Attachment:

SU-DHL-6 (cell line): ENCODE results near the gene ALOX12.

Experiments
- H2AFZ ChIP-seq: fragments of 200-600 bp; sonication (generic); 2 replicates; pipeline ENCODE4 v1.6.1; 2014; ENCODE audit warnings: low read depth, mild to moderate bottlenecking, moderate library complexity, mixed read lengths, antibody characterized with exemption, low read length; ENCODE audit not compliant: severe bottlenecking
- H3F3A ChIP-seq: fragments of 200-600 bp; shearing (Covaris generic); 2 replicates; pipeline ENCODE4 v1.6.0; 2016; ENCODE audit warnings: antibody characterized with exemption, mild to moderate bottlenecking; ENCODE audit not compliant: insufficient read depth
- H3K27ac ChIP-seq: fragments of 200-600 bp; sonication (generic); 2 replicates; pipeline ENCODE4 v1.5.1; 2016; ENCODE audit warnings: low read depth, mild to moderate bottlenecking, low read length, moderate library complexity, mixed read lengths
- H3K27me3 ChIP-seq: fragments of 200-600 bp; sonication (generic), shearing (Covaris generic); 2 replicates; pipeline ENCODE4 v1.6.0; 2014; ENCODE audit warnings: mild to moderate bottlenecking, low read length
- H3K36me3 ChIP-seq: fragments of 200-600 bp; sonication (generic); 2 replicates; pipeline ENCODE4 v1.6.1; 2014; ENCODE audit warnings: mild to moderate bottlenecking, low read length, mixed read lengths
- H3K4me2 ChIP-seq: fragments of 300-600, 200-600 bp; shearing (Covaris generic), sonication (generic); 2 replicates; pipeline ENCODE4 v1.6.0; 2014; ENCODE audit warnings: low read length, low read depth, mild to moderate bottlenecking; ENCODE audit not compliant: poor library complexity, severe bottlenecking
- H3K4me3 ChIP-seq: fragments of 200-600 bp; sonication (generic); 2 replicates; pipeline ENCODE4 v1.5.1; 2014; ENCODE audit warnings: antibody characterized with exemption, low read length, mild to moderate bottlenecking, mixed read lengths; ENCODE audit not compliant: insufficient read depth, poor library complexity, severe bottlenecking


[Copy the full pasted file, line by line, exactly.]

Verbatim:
SU-DHL-6 (cell line): ENCODE results near the gene ALOX12.

Experiments
- H2AFZ ChIP-seq: fragments of 200-600 bp; sonication (generic); 2 replicates; pipeline ENCODE4 v1.6.1; 2014; ENCODE audit warnings: low read depth, mild to moderate bottlenecking, moderate library complexity, mixed read lengths, antibody characterized with exemption, low read length; ENCODE audit not compliant: severe bottlenecking
- H3F3A ChIP-seq: fragments of 200-600 bp; shearing (Covaris generic); 2 replicates; pipeline ENCODE4 v1.6.0; 2016; ENCODE audit warnings: antibody characterized with exemption, mild to moderate bottlenecking; ENCODE audit not compliant: insufficient read depth
- H3K27ac ChIP-seq: fragments of 200-600 bp; sonication (generic); 2 replicates; pipeline ENCODE4 v1.5.1; 2016; ENCODE audit warnings: low read depth, mild to moderate bottlenecking, low read length, moderate library complexity, mixed read lengths
- H3K27me3 ChIP-seq: fragments of 200-600 bp; sonication (generic), shearing (Covaris generic); 2 replicates; pipeline ENCODE4 v1.6.0; 2014; ENCODE audit warnings: mild to moderate bottlenecking, low read length
- H3K36me3 ChIP-seq: fragments of 200-600 bp; sonication (generic); 2 replicates; pipeline ENCODE4 v1.6.1; 2014; ENCODE audit warnings: mild to moderate bottlenecking, low read length, mixed read lengths
- H3K4me2 ChIP-seq: fragments of 300-600, 200-600 bp; shearing (Covaris generic), sonication (generic); 2 replicates; pipeline ENCODE4 v1.6.0; 2014; ENCODE audit warnings: low read length, low read depth, mild to moderate bottlenecking; ENCODE audit not compliant: poor library complexity, severe bottlenecking
- H3K4me3 ChIP-seq: fragments of 200-600 bp; sonication (generic); 2 replicates; pipeline ENCODE4 v1.5.1; 2014; ENCODE audit warnings: antibody characterized with exemption, low read length, mild to moderate bottlenecking, mixed read lengths; ENCODE audit not compliant: insufficient read depth, poor library complexity, severe bottlenecking